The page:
This sermon is part of the sermon series "Thorns in the Flesh". See series.
Here is today's question in the complete words of the person who submitted it: "I struggle with a certain sin often. Will God forgive me? Will I still be saved? I find it difficult to fathom such mercy …."
It's hard to reflect on this person's words and not be filled with compassion. For one thing, many of us can identify with the underlying sense of can I ever overcome this sin or bad habit in my life? We've been there. And, if we're ruthlessly honest, many of us are still there.
Another reason we are filled with compassion in response to this question is that we have experienced the mercy of God; we know that God's forgiveness is real, no matter what we've done. It's a spiritual principle that those of us most aware of our own sin can most deeply appreciate the mercy of God. As Jesus himself said about the sinful woman who washed his feet with her tears while the stiff Pharisees looked on, "It is not the healthy who need a doctor, but the sick. I have not come to call the righteous, but sinners."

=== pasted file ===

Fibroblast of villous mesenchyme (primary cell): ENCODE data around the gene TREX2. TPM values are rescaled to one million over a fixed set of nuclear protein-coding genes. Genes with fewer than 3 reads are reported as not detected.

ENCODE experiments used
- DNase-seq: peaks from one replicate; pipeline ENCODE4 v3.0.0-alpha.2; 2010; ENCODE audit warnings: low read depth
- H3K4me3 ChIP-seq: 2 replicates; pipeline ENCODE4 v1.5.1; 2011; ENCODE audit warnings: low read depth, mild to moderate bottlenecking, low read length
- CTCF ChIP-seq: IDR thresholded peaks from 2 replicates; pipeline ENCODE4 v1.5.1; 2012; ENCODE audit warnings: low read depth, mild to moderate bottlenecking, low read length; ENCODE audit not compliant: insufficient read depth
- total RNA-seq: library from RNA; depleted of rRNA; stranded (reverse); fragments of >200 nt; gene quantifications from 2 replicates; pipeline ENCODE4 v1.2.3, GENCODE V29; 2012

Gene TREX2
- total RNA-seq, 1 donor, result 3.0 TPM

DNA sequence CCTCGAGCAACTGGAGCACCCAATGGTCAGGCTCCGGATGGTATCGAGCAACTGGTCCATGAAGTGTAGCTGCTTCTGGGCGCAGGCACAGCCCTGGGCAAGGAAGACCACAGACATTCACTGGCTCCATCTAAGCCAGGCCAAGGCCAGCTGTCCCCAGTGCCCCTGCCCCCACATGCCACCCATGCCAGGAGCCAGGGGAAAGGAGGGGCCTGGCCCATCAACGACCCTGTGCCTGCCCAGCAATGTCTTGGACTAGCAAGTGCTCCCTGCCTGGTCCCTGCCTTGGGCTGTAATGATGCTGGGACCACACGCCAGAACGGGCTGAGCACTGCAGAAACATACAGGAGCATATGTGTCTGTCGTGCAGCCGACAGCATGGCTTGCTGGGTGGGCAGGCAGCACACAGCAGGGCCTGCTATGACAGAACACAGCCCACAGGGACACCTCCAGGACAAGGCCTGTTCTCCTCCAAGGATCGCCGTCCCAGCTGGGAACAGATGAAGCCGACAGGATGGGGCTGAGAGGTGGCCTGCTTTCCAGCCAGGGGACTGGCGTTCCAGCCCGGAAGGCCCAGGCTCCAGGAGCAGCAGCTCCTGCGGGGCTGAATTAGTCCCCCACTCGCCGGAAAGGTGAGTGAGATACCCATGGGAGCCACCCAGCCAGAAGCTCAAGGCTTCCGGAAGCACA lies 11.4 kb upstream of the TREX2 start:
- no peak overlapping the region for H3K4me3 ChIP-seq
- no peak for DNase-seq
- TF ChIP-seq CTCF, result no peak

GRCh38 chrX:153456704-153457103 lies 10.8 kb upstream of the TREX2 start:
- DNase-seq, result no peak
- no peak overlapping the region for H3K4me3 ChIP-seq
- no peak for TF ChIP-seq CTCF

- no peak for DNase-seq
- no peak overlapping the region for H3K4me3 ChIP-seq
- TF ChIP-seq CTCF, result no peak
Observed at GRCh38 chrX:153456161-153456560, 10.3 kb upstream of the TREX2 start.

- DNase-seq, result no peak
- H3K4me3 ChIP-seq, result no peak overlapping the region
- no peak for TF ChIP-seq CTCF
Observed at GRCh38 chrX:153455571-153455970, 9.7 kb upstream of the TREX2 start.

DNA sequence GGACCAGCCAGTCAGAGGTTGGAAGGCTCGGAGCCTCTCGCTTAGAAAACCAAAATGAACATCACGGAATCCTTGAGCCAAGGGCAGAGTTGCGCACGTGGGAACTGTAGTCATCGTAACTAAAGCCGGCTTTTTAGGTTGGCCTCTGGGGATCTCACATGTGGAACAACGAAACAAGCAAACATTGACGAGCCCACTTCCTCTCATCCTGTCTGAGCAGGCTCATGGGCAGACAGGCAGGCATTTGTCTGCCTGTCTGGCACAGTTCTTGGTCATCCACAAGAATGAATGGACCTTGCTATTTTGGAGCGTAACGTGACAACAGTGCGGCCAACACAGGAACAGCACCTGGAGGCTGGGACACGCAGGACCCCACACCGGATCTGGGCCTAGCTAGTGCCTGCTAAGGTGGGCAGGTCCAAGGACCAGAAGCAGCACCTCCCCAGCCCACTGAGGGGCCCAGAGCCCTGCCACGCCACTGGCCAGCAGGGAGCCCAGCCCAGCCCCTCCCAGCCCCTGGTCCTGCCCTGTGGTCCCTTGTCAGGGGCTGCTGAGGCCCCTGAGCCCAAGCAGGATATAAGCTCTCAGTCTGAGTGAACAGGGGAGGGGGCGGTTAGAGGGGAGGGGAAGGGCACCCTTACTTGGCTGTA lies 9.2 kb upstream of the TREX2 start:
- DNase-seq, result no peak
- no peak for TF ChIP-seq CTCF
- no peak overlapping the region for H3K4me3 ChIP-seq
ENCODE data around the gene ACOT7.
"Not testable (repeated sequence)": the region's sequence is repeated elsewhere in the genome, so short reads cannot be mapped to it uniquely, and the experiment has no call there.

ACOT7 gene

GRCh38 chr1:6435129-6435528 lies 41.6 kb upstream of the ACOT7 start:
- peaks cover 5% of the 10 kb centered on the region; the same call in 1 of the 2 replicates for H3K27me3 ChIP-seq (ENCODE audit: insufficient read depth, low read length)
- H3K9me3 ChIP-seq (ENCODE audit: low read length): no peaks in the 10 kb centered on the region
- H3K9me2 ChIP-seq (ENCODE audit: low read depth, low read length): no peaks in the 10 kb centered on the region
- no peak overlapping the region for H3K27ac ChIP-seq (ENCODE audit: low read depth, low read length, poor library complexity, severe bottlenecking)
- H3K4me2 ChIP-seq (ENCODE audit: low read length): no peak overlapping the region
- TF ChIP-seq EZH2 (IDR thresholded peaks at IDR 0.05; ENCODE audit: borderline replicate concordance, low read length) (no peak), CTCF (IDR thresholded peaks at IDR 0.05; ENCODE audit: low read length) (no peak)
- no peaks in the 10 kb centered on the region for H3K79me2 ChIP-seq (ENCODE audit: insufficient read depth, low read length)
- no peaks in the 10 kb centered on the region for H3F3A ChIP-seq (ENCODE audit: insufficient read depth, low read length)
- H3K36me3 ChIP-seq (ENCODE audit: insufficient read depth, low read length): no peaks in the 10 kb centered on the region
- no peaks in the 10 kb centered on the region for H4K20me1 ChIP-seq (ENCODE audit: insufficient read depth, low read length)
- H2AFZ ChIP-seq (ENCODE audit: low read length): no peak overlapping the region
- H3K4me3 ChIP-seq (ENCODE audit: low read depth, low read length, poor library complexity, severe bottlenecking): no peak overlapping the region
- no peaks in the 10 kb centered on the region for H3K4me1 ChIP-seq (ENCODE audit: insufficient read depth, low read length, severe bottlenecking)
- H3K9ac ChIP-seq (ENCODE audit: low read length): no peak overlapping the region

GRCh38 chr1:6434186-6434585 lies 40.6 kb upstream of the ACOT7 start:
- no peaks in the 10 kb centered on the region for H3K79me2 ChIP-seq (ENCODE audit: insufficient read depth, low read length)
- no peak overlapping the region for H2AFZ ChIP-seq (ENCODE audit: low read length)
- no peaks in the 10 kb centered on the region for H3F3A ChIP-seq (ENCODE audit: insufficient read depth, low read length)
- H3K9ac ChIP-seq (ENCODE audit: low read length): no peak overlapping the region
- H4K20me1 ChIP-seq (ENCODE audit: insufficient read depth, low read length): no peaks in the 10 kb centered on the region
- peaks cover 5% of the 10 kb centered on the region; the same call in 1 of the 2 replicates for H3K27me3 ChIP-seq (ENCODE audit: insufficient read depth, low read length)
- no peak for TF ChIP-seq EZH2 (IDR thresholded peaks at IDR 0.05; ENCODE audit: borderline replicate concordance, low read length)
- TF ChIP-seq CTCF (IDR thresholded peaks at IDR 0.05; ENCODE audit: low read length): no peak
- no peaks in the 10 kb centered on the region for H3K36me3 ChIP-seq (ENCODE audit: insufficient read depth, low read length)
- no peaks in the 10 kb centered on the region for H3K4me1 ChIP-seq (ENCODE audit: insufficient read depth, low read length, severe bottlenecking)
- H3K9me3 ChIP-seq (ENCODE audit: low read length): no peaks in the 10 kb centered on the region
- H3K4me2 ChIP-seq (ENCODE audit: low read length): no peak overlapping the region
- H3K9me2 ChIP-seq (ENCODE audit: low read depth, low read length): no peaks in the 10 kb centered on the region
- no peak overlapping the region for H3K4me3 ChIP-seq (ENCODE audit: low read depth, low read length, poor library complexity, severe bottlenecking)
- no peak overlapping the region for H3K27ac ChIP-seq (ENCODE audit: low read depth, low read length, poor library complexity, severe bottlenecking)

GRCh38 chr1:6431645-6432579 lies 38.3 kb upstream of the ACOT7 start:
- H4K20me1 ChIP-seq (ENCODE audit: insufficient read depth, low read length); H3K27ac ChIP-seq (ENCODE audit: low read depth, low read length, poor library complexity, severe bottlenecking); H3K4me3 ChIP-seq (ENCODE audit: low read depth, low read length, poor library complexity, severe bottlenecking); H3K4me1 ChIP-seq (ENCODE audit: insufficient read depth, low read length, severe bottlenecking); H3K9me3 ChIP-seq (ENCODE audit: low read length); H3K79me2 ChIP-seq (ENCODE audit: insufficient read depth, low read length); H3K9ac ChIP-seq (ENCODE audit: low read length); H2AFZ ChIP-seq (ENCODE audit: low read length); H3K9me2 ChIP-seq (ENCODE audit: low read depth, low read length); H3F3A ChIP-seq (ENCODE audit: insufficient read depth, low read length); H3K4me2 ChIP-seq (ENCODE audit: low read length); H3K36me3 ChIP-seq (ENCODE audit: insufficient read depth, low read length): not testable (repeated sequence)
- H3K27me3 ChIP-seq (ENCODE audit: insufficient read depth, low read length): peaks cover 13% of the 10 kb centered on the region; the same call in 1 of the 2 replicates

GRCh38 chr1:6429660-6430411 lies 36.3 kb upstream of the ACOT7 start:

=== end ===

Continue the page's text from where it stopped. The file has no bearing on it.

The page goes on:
God promises forgiveness to all who ask.
I cannot think of a better story about forgiveness than one I've told before from The Voyage of the Dawn Treader, one of the books in C. S. Lewis' The Chronicles of Narnia. It's about a boy named Eustace who has no idea what a pain he is because he's so wrapped up in himself. He and his friends are shipwrecked on an island, and while everyone else scurries to repair the damaged ship, Eustace slips off to avoid the work and take a nap. He approaches a cave, which seems a likely spot, only to discover upon closer examination that there is a dragon in the cave—one that has recently died and collapsed on a heap of treasure. There are golden coins, rings, bracelets, diamonds, ...
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